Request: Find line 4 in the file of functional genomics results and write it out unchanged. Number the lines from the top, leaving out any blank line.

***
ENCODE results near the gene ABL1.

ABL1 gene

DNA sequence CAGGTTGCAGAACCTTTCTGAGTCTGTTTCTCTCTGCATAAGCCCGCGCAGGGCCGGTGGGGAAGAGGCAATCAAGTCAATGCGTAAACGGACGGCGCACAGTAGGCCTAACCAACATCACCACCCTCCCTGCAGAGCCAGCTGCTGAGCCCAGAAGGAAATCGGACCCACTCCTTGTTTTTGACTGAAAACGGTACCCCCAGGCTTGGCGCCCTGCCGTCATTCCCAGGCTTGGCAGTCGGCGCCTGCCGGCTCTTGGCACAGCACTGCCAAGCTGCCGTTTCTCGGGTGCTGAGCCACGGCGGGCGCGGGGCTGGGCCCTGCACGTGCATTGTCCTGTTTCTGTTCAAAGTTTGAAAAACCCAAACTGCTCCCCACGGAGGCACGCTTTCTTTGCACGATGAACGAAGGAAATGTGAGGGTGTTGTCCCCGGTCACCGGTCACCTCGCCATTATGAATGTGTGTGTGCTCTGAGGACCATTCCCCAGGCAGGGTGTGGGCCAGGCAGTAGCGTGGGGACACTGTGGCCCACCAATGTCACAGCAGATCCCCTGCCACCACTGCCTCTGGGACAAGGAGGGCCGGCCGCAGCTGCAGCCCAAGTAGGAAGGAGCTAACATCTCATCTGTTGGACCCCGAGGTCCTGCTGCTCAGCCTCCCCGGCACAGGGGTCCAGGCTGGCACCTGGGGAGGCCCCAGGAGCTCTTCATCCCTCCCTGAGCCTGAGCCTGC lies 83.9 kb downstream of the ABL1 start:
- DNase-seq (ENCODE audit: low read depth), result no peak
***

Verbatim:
- DNase-seq (ENCODE audit: low read depth), result no peak